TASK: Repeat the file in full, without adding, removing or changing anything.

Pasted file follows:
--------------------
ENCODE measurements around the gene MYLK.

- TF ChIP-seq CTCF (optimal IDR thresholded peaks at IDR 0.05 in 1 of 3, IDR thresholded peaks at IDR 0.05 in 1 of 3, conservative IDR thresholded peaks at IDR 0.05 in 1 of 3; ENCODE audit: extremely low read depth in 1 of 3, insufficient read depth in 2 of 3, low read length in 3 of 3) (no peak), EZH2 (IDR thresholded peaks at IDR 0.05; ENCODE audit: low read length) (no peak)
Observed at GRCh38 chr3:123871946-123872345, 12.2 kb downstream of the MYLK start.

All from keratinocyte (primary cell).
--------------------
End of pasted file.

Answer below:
ENCODE measurements around the gene MYLK.

- TF ChIP-seq CTCF (optimal IDR thresholded peaks at IDR 0.05 in 1 of 3, IDR thresholded peaks at IDR 0.05 in 1 of 3, conservative IDR thresholded peaks at IDR 0.05 in 1 of 3; ENCODE audit: extremely low read depth in 1 of 3, insufficient read depth in 2 of 3, low read length in 3 of 3) (no peak), EZH2 (IDR thresholded peaks at IDR 0.05; ENCODE audit: low read length) (no peak)
Observed at GRCh38 chr3:123871946-123872345, 12.2 kb downstream of the MYLK start.

All from keratinocyte (primary cell).